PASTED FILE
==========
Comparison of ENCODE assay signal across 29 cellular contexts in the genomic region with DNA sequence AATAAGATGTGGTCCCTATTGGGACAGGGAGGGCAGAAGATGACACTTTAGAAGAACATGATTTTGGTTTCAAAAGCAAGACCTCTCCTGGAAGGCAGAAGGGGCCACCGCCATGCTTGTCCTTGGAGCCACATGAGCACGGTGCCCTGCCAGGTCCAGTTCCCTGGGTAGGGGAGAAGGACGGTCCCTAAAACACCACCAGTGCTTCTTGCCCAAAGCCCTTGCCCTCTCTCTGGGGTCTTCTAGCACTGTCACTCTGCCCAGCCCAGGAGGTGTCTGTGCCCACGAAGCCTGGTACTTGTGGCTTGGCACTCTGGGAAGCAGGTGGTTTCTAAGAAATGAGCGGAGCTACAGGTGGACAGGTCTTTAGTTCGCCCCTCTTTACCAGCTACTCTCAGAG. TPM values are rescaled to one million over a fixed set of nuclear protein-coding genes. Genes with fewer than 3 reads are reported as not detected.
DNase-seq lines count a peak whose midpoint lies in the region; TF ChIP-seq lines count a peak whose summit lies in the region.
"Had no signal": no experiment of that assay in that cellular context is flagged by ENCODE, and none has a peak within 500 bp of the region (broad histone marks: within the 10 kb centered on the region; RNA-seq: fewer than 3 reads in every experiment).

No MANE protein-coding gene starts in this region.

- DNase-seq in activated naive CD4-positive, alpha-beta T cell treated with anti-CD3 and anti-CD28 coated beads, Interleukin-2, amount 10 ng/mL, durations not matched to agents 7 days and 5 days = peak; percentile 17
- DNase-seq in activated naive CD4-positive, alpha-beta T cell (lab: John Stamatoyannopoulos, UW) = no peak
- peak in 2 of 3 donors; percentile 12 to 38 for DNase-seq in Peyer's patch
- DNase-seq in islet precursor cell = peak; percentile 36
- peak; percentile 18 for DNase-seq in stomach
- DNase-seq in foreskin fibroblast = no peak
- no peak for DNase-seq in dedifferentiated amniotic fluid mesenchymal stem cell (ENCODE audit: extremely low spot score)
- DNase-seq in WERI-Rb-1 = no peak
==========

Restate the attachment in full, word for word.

Comparison of ENCODE assay signal across 29 cellular contexts in the genomic region with DNA sequence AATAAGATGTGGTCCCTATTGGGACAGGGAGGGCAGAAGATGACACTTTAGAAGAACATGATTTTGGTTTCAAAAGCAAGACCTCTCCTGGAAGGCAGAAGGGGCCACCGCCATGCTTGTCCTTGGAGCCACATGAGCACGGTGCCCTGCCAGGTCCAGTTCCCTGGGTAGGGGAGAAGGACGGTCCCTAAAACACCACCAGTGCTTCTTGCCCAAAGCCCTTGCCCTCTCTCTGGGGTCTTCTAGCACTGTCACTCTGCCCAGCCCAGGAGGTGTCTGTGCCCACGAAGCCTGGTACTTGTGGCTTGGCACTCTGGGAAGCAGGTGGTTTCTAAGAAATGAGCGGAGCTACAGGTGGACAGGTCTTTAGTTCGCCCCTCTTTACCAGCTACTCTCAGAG. TPM values are rescaled to one million over a fixed set of nuclear protein-coding genes. Genes with fewer than 3 reads are reported as not detected.
DNase-seq lines count a peak whose midpoint lies in the region; TF ChIP-seq lines count a peak whose summit lies in the region.
"Had no signal": no experiment of that assay in that cellular context is flagged by ENCODE, and none has a peak within 500 bp of the region (broad histone marks: within the 10 kb centered on the region; RNA-seq: fewer than 3 reads in every experiment).

No MANE protein-coding gene starts in this region.

- DNase-seq in activated naive CD4-positive, alpha-beta T cell treated with anti-CD3 and anti-CD28 coated beads, Interleukin-2, amount 10 ng/mL, durations not matched to agents 7 days and 5 days = peak; percentile 17
- DNase-seq in activated naive CD4-positive, alpha-beta T cell (lab: John Stamatoyannopoulos, UW) = no peak
- peak in 2 of 3 donors; percentile 12 to 38 for DNase-seq in Peyer's patch
- DNase-seq in islet precursor cell = peak; percentile 36
- peak; percentile 18 for DNase-seq in stomach
- DNase-seq in foreskin fibroblast = no peak
- no peak for DNase-seq in dedifferentiated amniotic fluid mesenchymal stem cell (ENCODE audit: extremely low spot score)
- DNase-seq in WERI-Rb-1 = no peak